20 Oct. 2010

Lesson 1 - again. Woopsie!

In what is a typical move for me, I have ignored an important issue in my rush to move onto the next big thing. Before I go any further, I must rectify this and talk about aperture.

Aperture refers to the little contraption in the camera that looks like an iris (in the eyeball, not the garden). Open wide means lots of light gets in, and closed up means little.

The really annoying thing is that the numbers on the camera are the opposite way around. Eg aperture F8 is almost closed, and F2.8 floods the light in. Can't believe I have been doing this course for 4 weeks and I still always turn the dial the wrong way.

But this is a multi-tasking function, and not only does it have an impact on light level, but also the depth of field. In terms that simpletons like me can understand, it's like the camera puts different sets of specs on. (Broadly defined) Low aperture means that it is looking at something close, and anything in the distance will be blurred. High aperture means it has it's short-sighted specs on, and is finding a more distant subject, so objects in the background are more prominent.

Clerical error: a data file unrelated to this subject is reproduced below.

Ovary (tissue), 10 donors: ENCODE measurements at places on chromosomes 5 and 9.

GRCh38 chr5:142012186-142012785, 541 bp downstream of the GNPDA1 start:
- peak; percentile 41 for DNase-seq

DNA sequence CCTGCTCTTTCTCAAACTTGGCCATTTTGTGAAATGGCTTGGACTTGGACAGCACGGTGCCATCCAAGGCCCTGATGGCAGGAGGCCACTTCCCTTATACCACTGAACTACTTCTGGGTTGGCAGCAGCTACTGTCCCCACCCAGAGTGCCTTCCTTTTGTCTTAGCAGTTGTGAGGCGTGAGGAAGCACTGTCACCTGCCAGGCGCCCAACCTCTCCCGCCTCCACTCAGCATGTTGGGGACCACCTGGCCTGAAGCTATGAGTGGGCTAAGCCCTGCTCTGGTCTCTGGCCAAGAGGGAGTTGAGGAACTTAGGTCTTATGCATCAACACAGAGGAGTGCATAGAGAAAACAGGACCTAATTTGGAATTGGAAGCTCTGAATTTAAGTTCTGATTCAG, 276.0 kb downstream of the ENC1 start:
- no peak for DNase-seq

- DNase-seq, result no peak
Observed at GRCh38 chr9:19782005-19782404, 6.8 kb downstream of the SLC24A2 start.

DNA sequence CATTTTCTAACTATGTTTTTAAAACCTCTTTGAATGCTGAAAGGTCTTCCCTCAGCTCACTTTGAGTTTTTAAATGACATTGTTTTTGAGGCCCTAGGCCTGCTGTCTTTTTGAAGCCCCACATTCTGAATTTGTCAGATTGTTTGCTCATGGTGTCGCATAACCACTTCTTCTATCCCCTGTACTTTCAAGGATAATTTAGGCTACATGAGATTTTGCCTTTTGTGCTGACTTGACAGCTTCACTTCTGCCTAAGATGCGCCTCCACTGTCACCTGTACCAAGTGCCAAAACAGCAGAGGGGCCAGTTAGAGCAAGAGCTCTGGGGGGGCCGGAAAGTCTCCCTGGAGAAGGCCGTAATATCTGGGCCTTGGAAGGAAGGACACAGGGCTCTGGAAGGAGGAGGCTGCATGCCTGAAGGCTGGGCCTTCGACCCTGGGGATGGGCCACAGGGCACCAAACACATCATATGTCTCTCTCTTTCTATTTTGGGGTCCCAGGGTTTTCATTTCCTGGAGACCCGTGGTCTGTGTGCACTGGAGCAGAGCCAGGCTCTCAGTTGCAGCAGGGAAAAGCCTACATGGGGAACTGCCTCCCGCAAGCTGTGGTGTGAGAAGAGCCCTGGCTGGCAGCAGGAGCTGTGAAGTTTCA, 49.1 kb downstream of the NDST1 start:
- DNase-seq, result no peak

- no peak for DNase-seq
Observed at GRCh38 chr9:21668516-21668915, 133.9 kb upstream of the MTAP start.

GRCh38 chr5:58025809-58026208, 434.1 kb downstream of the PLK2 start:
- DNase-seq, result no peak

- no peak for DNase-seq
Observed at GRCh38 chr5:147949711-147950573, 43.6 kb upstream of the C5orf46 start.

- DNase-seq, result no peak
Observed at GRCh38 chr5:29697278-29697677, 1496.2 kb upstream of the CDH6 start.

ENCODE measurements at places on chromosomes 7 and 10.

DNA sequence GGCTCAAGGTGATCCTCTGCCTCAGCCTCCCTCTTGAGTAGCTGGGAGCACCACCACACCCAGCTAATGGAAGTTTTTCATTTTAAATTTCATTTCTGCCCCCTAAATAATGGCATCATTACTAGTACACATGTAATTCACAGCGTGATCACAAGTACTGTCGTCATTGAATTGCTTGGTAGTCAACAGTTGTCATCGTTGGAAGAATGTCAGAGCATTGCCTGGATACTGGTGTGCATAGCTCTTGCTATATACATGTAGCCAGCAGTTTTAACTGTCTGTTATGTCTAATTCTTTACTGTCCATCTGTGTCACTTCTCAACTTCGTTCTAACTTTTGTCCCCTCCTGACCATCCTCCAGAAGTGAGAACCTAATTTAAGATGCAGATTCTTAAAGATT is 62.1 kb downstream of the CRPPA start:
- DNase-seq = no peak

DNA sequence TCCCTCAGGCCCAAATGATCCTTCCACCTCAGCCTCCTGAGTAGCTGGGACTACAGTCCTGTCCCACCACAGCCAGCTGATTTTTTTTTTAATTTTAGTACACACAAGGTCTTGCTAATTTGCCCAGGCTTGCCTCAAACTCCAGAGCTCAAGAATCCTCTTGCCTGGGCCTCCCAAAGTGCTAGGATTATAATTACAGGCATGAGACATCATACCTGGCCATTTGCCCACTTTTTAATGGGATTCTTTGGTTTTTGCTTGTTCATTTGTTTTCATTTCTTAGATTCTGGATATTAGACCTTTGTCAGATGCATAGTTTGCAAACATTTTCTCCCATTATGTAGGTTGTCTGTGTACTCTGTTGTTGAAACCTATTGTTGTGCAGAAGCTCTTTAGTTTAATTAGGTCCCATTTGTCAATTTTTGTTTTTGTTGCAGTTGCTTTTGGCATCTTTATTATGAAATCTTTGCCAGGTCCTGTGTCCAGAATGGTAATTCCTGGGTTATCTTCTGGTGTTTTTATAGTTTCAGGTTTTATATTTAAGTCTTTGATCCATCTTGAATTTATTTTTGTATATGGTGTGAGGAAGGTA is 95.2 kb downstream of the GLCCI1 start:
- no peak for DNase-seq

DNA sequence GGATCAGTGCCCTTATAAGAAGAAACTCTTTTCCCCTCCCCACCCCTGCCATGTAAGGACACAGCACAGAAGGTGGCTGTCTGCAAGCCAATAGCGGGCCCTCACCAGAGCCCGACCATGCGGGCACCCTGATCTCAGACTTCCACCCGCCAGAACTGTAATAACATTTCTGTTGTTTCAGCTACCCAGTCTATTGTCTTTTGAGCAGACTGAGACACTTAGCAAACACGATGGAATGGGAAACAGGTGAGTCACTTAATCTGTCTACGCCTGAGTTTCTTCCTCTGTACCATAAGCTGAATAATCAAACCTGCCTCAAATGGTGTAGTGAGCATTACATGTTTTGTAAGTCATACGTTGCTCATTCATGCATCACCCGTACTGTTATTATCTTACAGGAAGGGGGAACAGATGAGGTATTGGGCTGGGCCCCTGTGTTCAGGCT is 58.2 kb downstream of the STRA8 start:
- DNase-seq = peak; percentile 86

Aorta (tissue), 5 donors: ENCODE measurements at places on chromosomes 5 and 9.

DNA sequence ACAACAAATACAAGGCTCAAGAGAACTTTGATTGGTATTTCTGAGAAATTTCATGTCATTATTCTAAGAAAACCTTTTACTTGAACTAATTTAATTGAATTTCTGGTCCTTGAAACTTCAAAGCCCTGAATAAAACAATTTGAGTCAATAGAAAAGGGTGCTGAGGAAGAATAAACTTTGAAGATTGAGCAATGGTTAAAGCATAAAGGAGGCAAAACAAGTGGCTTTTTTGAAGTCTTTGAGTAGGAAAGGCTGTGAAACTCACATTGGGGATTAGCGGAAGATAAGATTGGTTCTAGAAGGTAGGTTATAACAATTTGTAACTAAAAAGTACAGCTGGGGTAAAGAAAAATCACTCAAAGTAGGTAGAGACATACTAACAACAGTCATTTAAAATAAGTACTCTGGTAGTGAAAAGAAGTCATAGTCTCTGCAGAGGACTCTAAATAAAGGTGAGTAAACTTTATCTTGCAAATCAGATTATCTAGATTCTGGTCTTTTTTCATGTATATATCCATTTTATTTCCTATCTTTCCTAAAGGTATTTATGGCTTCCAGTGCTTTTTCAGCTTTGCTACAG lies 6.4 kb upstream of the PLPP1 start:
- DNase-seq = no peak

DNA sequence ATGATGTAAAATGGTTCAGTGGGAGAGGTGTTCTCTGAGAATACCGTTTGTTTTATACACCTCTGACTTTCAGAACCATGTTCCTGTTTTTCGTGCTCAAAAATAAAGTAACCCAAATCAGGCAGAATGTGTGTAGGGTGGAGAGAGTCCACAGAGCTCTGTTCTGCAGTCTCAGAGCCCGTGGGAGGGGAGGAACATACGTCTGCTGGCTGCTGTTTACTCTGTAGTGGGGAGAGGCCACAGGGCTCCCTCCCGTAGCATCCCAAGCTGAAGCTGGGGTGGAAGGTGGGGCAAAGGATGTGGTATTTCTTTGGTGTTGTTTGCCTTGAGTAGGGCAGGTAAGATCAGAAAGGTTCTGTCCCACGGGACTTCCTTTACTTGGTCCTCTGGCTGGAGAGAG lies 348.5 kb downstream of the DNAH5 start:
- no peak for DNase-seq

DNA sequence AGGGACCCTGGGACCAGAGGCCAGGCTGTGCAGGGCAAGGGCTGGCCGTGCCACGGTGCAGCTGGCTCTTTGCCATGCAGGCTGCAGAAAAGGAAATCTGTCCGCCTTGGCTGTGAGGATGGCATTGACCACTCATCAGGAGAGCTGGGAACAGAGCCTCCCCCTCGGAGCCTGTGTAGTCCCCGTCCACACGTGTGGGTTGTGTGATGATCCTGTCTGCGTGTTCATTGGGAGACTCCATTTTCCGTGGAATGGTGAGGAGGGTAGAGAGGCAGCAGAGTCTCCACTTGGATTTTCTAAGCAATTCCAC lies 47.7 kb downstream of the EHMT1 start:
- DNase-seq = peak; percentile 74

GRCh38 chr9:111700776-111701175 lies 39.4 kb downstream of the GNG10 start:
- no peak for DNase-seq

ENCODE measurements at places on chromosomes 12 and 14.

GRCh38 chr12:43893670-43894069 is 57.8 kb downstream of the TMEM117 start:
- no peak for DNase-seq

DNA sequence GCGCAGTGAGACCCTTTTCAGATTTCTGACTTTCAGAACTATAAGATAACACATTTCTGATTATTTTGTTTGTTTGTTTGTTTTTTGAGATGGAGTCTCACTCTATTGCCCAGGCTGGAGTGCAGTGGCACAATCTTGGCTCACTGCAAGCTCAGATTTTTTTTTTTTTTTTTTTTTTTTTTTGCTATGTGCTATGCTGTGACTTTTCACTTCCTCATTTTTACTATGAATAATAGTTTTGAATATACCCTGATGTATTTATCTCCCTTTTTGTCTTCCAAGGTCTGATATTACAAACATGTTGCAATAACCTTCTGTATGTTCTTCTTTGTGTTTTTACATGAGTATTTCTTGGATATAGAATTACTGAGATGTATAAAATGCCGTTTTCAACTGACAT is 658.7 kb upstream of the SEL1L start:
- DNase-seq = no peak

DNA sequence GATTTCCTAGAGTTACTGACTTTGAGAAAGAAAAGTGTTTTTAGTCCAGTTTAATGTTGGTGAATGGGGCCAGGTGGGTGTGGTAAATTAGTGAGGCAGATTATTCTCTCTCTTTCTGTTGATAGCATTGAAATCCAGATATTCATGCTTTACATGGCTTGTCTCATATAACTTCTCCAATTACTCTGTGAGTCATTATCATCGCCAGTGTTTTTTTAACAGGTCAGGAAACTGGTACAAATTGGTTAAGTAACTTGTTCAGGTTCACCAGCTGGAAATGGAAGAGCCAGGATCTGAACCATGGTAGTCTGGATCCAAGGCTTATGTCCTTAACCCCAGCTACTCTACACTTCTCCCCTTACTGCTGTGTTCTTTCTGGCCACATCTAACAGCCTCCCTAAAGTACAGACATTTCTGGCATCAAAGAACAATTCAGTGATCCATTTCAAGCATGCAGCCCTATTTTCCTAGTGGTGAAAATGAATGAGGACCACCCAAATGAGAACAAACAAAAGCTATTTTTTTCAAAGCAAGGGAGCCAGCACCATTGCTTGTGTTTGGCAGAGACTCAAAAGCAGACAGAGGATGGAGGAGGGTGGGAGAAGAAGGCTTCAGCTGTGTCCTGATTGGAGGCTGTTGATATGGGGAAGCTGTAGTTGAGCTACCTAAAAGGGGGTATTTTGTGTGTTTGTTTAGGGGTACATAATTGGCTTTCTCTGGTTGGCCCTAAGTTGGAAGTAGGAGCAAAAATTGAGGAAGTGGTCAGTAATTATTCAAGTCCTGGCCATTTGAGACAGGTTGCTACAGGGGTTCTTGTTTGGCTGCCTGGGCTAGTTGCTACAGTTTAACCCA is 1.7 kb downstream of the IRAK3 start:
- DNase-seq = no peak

And it gets better - the depth is not the only affected dimension. Low aperture may also create blur at the edges, even if the subject is close - so the width is also effected. Check out these (boring) photos. They go from low to high as we go down - so ironically (and topically) they are positioned inversely. You might notice, if you have your specs on, that the background becomes more prominent in the right one (which has an aperture of F8.0)

Lesson learned? Portraits must be taken with low aperture. Group photos with high. Also, aperture is a really complicated sounding term, so it's a good way to impress (or bore) all your non-photographicalised friends. For the rest of it I'm still fiddling around, stay tuned.